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South Sudanese soldiers responsible of killing, torture and rape - UN

August 24, 2012 (LONDON) — Government soldiers committed murder, torture and rape in the largest and troubled South Sudanese state of Jonglei said the United Nations mission in the new country (UNMISS) on Friday.

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SPLA soldiers take part in a parade during their 29th anniversary celebrations in South Sudan’s Juba, May 16, 2012. (Reuters)

South Sudan President Salva Kiir Mayardit launched last March a large disarmament operation in Jonglei following violent tribal attacks between the Nuer Lou and Murle tribes.

In a speech delivered at this occasion he warned his soldier against committing crimes and urged them to run a responsible operation, to be disciplined and to avoid tribalism.

UNMISS, nevertheless in a statement released on Friday, spoke about "serious human rights violations" allegedly committed by "undisciplined" soldiers who are part of the contingents participating in the disarmament programme in Jonglei.

Between 15 July and 20 August, the mission said that the SPLA soldiers allegedly killed one person. It further said there are "27 allegations of torture or ill-treatment, such as beatings, and simulated drowning in some cases, 12 rapes, six attempted rapes and eight abductions."

The Mission underscored that the victims are generally women and in some cases children.

It also said that "Communities in Pibor County" are worried about the vulnerability of the civilians there.

The international mission highlighted the significant efforts of the South Sudanese army to calm tensions and to protect civilians after the inter-communal violence which claimed the lives of hundreds there.

Pibor is inhabited mainly by the Murle, Kachipo and Jie tribes but the county is ethnically diverse compared to other counties in Jonglei State.

Human Rights Watch said it collected accounts of victims and witnesses from four villages in Pibor county - of Manyirang, Tangajon, Be, and Likuangole- where SPLA soldiers shot at civilians, ill-treated them by beating, tying them with rope, and submerging their heads in water to extract information about the location of weapons.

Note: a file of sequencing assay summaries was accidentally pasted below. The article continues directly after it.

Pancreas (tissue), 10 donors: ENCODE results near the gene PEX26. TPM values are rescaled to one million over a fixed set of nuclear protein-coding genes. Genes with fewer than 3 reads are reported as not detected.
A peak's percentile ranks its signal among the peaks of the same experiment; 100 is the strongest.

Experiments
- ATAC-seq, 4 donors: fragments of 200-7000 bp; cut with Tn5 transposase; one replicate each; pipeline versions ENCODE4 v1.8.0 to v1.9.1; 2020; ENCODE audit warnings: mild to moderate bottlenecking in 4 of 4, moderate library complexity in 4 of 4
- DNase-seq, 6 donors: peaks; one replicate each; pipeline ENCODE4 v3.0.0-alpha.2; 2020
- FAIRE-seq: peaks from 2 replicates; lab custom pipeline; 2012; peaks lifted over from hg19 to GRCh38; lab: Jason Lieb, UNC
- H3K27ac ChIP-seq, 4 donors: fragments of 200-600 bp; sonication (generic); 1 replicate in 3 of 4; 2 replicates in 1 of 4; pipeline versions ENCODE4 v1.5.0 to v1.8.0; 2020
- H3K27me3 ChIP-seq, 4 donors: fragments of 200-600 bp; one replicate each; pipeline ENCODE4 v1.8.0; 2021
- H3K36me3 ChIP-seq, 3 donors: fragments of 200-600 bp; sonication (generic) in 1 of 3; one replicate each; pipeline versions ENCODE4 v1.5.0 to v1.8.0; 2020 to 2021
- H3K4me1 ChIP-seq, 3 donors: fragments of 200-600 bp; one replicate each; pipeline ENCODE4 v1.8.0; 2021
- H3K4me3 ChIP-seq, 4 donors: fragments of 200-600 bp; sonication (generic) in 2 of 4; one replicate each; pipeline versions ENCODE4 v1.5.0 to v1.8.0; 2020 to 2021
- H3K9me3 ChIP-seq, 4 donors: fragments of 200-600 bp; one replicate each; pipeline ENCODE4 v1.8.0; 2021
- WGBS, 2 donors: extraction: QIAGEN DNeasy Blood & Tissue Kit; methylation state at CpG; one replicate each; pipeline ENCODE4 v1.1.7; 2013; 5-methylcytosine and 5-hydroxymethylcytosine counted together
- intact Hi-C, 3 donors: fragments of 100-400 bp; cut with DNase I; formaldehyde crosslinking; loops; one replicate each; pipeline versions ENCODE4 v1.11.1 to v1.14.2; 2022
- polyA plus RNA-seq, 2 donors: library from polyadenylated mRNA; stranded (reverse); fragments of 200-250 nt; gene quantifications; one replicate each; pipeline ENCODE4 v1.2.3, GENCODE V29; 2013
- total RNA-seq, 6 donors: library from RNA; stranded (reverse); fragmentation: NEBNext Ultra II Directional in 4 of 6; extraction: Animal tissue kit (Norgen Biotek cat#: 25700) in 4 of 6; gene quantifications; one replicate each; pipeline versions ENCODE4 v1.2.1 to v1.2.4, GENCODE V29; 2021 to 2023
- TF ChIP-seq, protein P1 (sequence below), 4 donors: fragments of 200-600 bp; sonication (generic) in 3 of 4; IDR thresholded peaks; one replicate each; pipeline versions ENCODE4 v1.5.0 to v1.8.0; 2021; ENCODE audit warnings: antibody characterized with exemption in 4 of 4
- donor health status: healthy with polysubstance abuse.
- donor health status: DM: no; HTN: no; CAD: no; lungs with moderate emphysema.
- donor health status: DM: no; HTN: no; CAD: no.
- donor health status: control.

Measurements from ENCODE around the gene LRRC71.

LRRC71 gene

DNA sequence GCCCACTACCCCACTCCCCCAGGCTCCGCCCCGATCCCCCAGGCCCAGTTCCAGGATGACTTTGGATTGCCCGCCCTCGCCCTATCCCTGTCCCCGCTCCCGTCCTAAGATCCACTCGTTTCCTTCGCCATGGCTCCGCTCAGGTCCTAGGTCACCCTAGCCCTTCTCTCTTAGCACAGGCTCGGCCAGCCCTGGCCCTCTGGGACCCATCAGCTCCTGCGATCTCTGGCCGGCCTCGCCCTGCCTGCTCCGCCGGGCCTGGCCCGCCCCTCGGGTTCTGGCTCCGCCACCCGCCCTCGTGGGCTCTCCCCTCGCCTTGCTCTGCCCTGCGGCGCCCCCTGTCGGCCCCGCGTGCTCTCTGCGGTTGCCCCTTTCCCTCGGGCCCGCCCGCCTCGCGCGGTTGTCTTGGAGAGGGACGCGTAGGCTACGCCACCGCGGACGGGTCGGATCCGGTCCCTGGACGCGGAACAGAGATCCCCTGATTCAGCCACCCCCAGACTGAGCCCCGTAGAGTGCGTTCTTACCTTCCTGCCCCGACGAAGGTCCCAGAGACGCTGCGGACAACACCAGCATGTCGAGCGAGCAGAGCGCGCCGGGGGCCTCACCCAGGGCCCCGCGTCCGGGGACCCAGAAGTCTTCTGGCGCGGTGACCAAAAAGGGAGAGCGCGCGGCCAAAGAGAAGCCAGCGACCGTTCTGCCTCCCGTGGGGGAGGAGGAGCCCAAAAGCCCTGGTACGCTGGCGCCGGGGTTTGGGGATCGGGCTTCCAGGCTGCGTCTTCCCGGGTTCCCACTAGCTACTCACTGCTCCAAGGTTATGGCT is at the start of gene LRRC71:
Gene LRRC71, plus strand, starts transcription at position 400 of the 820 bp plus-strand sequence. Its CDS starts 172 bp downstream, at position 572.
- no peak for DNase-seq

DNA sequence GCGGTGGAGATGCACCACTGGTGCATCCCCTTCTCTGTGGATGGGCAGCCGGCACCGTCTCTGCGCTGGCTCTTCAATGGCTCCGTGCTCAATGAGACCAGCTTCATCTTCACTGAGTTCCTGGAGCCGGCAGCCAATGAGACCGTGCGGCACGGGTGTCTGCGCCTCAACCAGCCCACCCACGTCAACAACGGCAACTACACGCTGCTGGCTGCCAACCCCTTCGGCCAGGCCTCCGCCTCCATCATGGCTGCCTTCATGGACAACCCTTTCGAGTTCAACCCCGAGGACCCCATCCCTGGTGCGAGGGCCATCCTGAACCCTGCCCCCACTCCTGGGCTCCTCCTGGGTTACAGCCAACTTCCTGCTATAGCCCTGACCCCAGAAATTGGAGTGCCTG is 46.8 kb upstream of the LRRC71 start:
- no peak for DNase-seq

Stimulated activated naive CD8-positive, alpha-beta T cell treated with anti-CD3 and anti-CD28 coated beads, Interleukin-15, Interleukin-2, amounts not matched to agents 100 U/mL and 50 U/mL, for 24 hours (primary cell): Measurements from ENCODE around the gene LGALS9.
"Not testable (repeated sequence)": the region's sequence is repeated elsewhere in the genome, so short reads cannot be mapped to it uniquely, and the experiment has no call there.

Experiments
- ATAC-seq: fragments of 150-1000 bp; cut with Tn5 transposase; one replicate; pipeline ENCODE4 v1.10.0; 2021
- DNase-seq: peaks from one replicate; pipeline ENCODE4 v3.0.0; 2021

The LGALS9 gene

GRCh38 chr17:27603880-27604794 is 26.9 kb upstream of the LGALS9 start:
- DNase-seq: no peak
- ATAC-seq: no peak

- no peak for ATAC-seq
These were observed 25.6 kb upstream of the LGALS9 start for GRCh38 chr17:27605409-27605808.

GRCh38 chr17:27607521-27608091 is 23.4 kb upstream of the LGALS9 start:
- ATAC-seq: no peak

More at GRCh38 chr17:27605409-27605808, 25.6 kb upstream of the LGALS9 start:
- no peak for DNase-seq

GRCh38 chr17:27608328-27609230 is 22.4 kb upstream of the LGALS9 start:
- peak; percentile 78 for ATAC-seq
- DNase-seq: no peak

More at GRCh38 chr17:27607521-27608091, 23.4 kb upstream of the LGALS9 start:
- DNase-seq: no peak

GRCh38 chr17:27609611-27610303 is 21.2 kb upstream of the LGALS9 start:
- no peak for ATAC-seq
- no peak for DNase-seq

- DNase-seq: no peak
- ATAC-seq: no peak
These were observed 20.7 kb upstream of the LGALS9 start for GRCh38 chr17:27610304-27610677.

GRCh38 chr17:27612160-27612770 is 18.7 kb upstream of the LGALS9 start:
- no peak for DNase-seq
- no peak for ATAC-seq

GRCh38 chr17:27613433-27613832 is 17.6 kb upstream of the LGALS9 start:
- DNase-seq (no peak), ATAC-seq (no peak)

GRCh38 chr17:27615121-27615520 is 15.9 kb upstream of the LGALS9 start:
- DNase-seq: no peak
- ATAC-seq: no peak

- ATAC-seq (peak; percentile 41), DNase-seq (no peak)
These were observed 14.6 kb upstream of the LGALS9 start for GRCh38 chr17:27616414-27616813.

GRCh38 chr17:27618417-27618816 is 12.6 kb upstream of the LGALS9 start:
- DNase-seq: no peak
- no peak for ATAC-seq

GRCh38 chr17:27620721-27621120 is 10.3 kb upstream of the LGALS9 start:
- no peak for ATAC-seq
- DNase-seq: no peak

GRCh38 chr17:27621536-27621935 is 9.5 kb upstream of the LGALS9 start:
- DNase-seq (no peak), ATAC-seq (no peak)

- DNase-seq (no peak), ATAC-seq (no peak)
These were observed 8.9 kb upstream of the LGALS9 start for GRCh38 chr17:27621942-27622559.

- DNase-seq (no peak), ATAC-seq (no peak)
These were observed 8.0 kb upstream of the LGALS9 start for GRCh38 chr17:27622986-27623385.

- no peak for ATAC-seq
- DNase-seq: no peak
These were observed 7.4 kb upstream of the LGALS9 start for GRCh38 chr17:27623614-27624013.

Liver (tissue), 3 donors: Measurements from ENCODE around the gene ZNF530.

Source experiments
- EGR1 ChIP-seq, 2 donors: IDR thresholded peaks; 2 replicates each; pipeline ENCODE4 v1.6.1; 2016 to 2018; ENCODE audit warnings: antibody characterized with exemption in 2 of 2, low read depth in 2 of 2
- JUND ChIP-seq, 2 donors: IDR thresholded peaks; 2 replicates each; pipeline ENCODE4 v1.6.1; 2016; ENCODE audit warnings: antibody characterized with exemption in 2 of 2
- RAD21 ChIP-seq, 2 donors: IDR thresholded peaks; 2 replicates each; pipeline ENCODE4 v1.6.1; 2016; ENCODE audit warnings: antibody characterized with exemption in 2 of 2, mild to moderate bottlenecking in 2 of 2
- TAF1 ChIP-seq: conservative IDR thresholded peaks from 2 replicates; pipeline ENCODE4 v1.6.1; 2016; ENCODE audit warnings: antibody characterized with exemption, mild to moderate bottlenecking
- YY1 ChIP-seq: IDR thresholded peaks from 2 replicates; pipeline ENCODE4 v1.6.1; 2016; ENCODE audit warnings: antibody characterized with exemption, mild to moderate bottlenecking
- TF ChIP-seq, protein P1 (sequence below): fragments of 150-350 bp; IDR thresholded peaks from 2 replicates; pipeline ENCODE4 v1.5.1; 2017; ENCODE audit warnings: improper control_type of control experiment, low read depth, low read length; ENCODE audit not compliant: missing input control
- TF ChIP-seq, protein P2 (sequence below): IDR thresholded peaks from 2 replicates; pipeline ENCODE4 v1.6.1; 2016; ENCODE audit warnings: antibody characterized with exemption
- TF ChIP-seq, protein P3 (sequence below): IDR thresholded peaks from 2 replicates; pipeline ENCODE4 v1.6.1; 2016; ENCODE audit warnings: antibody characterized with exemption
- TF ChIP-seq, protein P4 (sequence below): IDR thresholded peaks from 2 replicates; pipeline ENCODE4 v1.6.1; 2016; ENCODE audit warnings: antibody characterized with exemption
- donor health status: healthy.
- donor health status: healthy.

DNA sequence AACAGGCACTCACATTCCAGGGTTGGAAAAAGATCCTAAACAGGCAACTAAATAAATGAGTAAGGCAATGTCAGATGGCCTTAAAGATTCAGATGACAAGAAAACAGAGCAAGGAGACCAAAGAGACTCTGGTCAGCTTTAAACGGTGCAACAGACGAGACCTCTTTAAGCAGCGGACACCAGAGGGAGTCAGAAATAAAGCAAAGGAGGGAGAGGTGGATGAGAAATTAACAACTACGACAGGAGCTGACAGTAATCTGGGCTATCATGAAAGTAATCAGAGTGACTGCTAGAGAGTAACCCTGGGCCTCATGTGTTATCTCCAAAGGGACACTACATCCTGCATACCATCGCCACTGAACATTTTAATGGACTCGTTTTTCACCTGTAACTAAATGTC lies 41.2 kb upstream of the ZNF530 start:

The peacekeeping mission said the SPLA had ordered to probe the alleged human right violations and to recall those who are involved in criminal incidents.

Further the South Sudanese army, according to UNMISS, have taken some steps "to strengthen investigations, with some arrests in recent rape cases and some older cases going to trial."

Nevertheless, UNMISS and HRW called on the South Sudanese authorities to hold accountable those who committed these abuses against civilians stressing such violations undermine the confidence and collaboration of local communities in the disarmament process.

"The gains of the peace process in Jonglei must not be undermined by these recent incidents," said Hilde F. Johnson, Special Representative of the Secretary-General to South Sudan who called for the Government to take action against the perpetrators.

"Justice and accountability in Jonglei seem to have fallen by the wayside," said Daniel Bekele, HRW Africa director. “Authorities should investigate the cycle of violence in Jonglei, immediately put a stop to violations committed in the course of civilian disarmament, and ensure that those responsible are held accountable.”

Established on 8 July 2011, the 7,000 stronghold mission is tasked among others with the support of the South Sudanese government in exercising its responsibilities for conflict prevention, mitigation, and resolution and protect civilians.

(ST)